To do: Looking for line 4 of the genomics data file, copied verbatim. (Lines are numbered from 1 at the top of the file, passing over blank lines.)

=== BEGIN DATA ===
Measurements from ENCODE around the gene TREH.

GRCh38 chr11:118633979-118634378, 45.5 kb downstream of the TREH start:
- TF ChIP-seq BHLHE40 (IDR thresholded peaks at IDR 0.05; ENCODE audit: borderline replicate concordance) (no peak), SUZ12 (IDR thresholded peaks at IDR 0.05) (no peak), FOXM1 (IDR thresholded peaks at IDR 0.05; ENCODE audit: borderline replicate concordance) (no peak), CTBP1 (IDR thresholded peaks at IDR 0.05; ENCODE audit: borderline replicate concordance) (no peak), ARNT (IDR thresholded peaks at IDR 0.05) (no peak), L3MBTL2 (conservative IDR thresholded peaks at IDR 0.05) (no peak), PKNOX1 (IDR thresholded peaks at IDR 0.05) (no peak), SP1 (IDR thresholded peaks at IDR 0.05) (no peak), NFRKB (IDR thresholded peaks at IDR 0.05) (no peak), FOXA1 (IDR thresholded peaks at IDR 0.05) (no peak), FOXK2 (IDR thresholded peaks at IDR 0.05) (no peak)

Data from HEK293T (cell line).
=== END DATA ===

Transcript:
Data from HEK293T (cell line).